February ‘24: The Month of 10,000 Days

Thanks for reading! 

Any support, even just giving these posts a read, is always appreciated.

Recent Updates:

I’m still querying my Dark Fantasy project. Received a couple more rejections and sent a few more out. 

The third entry in my Stephen King readthrough with The Scoop came out earlier this month. Read it here. This one is about THE TALISMAN.

Project Progress:

I am ALMOST finished with the rough draft of this post-apocalypse story that has been haunting me for what feels like a lifetime. I look forward to eventually saying that I finished the son of a bitch. 

Recent Fascinations: Learning to Appreciate Winter

I think I can speak for a lot of folks when I say that January felt like it was about eight years long. It feels impossible that 2024 just started a little over a month ago, that Christmas wasn’t even a full two months ago. At the same time, I don’t think I can identify a single truly productive thing I accomplished during that time. I didn’t finish any projects or make any significant moves in my writing life. It was, if I’m being honest, a month that felt like it was about 10,000 days long in which I accomplished almost nothing. 

I try not to quantify my writing career with progress or achievements, that’s what LAST month’s whole blog post was about, but I think there’s another aspect that applies to how I felt throughout most of January: I hate the winter.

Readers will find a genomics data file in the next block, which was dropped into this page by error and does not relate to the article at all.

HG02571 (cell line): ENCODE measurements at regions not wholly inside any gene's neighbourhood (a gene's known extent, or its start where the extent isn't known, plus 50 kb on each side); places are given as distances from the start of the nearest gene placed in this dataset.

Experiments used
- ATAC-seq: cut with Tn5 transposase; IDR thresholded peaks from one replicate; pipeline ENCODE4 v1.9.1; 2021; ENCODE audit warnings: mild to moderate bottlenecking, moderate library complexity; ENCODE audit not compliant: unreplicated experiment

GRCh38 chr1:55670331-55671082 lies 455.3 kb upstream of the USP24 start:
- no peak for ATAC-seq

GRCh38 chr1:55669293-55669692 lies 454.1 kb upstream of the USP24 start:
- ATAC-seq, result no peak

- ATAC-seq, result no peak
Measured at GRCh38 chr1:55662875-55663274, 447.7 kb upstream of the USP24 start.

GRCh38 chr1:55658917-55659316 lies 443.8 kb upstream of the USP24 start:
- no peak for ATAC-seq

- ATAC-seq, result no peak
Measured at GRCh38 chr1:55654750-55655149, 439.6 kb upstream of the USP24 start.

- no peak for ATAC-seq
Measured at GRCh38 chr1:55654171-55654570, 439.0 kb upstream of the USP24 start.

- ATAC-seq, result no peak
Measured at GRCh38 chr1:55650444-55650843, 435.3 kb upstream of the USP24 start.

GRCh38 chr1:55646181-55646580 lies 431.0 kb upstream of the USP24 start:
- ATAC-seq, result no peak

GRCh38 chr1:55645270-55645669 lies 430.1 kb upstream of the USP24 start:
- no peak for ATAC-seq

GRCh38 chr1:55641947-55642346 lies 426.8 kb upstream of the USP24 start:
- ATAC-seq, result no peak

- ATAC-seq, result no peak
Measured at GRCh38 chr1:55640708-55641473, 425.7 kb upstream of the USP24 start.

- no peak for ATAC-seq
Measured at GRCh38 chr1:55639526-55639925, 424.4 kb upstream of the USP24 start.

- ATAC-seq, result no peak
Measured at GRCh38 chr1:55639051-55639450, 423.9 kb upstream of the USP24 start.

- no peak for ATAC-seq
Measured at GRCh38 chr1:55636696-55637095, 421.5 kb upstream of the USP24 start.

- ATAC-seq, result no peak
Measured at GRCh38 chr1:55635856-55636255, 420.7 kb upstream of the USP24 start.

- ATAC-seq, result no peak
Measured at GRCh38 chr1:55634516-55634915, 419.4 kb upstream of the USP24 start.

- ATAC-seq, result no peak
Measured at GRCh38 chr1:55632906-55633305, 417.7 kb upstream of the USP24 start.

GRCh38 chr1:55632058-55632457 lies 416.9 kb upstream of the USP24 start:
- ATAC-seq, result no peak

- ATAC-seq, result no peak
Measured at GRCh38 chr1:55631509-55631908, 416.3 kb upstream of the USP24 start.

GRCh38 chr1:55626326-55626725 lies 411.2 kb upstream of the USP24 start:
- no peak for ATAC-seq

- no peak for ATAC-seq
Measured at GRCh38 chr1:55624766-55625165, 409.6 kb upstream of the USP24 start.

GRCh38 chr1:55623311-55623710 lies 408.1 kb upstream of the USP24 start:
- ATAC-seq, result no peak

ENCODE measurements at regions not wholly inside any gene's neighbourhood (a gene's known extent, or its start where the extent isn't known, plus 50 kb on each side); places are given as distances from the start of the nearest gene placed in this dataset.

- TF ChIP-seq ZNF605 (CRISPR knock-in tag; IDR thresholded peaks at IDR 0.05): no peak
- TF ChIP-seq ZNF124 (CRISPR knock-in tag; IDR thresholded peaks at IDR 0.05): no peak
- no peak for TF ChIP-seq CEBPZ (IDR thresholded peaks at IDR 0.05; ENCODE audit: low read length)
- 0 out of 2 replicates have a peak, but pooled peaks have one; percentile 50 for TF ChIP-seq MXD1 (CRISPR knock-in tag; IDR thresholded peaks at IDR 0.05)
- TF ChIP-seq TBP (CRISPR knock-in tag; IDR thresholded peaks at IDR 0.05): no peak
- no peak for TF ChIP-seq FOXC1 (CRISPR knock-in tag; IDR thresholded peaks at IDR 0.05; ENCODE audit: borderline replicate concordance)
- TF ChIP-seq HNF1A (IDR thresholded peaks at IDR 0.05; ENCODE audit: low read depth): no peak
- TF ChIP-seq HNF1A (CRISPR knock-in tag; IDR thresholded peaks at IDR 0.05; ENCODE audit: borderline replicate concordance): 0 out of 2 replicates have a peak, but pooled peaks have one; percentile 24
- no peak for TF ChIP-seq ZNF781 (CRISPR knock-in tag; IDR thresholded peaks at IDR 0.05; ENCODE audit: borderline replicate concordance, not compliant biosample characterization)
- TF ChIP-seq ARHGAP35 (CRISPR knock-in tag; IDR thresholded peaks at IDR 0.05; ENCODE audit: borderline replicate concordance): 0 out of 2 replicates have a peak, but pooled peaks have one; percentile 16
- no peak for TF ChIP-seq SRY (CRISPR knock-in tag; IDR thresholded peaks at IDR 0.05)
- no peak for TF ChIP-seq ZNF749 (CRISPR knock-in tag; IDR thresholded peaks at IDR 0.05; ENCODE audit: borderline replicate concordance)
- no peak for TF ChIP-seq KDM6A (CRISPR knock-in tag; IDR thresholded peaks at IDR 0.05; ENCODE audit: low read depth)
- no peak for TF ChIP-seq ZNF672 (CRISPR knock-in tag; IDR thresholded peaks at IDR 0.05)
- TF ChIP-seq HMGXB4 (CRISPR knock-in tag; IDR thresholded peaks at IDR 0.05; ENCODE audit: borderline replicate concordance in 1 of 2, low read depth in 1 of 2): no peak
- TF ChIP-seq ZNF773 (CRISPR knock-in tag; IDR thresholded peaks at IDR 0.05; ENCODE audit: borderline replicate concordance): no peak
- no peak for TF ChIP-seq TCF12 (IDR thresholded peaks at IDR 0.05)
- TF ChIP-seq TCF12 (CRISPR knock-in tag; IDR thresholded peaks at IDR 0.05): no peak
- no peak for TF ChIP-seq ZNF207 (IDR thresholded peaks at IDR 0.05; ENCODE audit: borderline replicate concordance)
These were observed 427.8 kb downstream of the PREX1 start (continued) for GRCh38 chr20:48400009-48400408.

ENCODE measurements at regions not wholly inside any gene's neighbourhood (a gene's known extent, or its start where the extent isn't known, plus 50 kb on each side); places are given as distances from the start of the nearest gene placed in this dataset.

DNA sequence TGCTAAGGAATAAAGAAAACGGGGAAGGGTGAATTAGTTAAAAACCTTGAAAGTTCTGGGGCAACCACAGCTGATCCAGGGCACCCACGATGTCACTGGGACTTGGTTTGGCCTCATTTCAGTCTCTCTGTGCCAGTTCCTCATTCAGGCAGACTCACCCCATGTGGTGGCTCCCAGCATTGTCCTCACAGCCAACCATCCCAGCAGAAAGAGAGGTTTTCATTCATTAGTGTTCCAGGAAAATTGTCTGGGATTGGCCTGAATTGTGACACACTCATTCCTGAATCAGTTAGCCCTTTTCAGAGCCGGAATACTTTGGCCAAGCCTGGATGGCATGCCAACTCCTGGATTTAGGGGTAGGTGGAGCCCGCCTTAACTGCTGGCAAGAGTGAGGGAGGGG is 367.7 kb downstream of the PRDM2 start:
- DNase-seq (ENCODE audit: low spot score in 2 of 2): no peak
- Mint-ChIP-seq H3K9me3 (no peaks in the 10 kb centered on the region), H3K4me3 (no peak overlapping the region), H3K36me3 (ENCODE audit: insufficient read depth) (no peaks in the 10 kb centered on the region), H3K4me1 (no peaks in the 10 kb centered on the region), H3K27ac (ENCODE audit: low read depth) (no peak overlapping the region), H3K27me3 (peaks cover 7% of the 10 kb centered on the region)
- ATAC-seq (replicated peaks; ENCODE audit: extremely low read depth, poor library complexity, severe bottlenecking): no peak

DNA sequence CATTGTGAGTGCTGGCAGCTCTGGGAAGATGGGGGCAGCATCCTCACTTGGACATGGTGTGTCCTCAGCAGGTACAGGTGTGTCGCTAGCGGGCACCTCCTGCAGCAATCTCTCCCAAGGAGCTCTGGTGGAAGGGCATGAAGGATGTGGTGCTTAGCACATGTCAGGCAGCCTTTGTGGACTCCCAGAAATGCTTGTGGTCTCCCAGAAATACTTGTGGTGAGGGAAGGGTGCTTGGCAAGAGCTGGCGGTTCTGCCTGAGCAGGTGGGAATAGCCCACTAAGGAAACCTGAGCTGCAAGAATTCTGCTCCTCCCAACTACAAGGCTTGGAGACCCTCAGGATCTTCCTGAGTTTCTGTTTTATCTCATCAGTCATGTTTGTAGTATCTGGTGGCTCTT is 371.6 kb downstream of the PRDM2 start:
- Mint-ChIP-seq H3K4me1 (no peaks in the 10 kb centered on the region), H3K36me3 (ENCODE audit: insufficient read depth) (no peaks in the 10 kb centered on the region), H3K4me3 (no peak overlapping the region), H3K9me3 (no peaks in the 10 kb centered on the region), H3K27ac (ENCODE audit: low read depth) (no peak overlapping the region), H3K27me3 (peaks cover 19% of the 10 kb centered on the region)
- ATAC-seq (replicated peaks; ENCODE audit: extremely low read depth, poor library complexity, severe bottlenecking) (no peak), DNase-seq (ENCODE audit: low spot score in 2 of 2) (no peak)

I don’t mean that as a moment of over exaggeration. I genuinely hate just about everything about Winter, especially the unbearable part of the season between Christmas and blessed Spring. The cold, the dead look of the world around me, the persistent freezing rain, and, perhaps most of all, the short days. 

In a moment of uncharacteristic vulnerability, I will lay out for all my readers that I have seasonal depression (or whatever label you want to give it), which mixes pretty poorly with my grab bag of anxiety disorders. Basically all of my hobbies besides music require me to go outside, which is decidedly difficult when it’s cold, pouring rain, or both. Winter is just very difficult for me, despite the momentary release from the Mississippi heat it offers.

That being said, as January kept trudging along, I started trying to find some joy in the Winter time. Warm cups of coffee on my front porch, evenings on the back patio spent watching the birds tear my dry and dying grass apart. I’ve tried to spend time finding the little moments of beauty in these cold, desolate Winter days. 

Funnily enough, as I’ve started being mindful of what there is to enjoy in the Winter, I’ve found myself making steadily increasing progress on this post-apocalypse project. My mind is preoccupied with finding beauty in a time of year that normally fills me with nothing but disdain, and that has turned out to be pretty useful in writing about the beauty that might come when the world is forced to slow down, even if only a little.